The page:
It’s the time in your life when the hardest thing to do is to be selfish. Yet, that is how you might feel in terms of your emotions. The sadness, tears, heaving sobs that are unrelenting threaten to unhinge you. You yearn to stop, but you can’t. Those around you try to offer you comforting words or platitudes. Sometimes they help, but often they don’t. This is what grief can look like, particularly the soul-crushing grief of losing a pregnancy or baby.
Through this grief, you often feel alone. Friends and family don’t seem to understand that one month later, you haven’t “snapped out of it” and “moved on.” Your partner is also at a loss for words or actions that might be comforting as he embraces you for the hundredth time. Perhaps he sees the loss differently. Or maybe more time has passed and you even have another baby, yet you still feel some numbness that this new baby hasn’t been able to fully eclipse.
This is the time when you just want everything to disappear. Or you throw yourself back into your life, willing the everyday motions to undo the feelings. You want to be cared for, but all of the attempts of asking aren’t helpful. Perhaps there are a few people that get it, but you don’t want to burden them. The temporary salve they provided in just talking and listening has worn off, and reaching out seems too hard.
A compounded loss in grief is the temporary loss of your sense of self and the idea that you have a semblance of control in your life. Taking this back and reclaiming you can be important and healing through your grief journey. But how? Taking tiny steps to care for yourself. Yes, take care of yourself.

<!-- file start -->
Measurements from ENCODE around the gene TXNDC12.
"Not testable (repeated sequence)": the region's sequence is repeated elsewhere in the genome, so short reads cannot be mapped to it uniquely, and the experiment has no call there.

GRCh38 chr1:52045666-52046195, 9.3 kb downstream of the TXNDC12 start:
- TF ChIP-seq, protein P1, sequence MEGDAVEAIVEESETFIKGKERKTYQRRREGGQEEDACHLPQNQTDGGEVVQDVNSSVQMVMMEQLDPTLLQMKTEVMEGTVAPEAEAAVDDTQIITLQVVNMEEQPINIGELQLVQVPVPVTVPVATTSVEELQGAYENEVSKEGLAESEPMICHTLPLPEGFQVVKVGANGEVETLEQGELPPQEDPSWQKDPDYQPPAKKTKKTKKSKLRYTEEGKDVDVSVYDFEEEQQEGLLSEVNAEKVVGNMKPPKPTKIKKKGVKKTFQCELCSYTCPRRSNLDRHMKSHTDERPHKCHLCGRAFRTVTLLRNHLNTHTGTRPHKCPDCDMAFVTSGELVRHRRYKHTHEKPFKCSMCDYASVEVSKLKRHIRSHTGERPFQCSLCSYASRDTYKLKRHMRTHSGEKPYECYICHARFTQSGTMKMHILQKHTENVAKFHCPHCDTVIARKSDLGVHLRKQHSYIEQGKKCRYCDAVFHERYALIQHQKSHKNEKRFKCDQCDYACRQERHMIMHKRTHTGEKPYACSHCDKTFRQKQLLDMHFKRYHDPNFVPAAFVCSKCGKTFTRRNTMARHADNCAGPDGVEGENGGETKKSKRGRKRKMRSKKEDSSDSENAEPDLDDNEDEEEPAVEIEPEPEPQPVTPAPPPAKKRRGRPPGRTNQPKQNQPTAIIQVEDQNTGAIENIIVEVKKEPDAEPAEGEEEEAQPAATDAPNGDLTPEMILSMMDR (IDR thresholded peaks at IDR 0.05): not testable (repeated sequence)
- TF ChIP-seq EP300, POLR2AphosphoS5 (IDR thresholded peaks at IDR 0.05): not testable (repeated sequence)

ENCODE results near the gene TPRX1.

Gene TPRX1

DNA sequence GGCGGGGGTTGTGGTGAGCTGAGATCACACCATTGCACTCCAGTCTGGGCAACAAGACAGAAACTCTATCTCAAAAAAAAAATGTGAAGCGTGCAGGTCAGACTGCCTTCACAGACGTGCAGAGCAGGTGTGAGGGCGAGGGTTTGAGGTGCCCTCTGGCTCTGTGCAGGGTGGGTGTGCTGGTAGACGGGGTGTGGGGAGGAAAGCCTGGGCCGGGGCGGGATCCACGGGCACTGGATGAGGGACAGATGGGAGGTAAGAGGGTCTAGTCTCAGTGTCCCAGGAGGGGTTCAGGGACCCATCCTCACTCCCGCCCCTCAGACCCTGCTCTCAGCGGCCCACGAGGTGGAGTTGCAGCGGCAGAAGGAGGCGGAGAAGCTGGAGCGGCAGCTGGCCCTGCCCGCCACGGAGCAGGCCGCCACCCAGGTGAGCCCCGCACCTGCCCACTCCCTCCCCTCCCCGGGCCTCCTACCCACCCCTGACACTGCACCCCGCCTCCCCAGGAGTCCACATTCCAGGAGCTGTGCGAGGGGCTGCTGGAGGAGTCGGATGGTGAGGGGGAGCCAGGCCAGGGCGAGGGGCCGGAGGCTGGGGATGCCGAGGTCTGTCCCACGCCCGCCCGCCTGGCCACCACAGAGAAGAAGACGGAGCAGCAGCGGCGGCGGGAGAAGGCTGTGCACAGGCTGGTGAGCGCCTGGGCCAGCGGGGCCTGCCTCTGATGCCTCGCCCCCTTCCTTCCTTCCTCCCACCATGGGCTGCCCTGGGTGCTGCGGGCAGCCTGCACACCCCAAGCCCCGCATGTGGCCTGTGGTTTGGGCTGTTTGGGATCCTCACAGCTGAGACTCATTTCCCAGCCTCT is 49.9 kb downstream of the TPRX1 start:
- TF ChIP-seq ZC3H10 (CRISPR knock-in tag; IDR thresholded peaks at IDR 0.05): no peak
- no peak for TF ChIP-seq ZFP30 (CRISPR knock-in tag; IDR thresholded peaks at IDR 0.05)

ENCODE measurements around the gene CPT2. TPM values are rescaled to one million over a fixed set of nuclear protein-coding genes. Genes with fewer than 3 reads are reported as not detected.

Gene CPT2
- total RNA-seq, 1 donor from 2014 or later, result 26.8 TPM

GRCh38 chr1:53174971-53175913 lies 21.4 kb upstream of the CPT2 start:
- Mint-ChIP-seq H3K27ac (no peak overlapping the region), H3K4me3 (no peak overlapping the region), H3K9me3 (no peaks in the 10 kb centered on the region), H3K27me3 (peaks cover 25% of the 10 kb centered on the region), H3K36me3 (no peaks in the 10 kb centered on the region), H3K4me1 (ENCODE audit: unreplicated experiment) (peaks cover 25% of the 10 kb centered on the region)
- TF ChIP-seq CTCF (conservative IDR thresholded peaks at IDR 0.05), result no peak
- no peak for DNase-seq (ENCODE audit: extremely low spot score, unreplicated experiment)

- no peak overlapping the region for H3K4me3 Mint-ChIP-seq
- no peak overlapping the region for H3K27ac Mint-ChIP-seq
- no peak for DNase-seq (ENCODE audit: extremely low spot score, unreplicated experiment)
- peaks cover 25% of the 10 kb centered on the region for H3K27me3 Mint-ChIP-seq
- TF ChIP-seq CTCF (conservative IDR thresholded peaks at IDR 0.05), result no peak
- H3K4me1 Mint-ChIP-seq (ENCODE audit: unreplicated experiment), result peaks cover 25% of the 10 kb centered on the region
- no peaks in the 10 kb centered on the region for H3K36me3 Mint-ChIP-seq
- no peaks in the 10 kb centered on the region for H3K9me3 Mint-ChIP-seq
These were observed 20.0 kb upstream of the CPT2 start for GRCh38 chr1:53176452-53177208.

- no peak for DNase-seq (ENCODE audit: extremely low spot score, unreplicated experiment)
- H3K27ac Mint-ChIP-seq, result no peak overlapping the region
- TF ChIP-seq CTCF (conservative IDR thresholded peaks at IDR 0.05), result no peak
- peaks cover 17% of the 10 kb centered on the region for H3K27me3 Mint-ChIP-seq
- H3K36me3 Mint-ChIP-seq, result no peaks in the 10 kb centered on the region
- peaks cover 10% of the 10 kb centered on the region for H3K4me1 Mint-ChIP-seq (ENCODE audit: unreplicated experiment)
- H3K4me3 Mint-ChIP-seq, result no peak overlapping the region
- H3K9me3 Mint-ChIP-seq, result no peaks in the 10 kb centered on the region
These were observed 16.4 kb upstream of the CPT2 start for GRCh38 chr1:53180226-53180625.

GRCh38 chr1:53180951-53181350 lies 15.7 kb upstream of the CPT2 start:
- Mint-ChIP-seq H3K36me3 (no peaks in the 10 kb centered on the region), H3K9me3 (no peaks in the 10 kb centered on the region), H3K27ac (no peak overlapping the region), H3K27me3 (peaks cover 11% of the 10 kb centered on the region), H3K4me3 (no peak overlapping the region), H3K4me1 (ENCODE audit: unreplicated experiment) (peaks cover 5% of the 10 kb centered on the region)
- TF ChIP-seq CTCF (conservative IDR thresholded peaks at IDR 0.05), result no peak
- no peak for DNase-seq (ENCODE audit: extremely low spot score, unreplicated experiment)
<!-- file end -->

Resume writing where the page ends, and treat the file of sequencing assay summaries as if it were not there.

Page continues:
In the throes of grief, it can be difficult to even get out of bed in the morning and go through your hygiene routine. Even past this phase, doing anything pleasurable can seem like plodding through molasses. Often, grieving mothers fear that if they start to engage in life again, that somehow this means that they are forgetting the baby that died. There might be continued focus on trying to achieve a new pregnancy (from yourself or from those around you) as if this is the answer to healing. Ultimately, at the end of the day, you are your own best resource. You are your own best advocate. To do either, you need strength and perhaps the permission that it is OK to matter. It is OK to indulge. It’s OK to ask for a break and to take charge of your needs.
What might self-care look like? It can be as minimal as taking time to journal, take a bath, go on a walk, or sing. Self-care doesn’t have to cost money (as the previous examples suggest) but it’s also fine if it does. Examples might be: a manicure, massage, a weekend retreat, signing up for a class or learning a new skill.) The only limit is you. And you are the only one who is fully able to care for yourself in the way that feels best.
Dr. Julie Bindeman is a clinical psychologist specializing in reproduction and parenthood who has worked in outpatient settings, private practices, and universities, including Marymount, Johns Hopkins, and Loyola.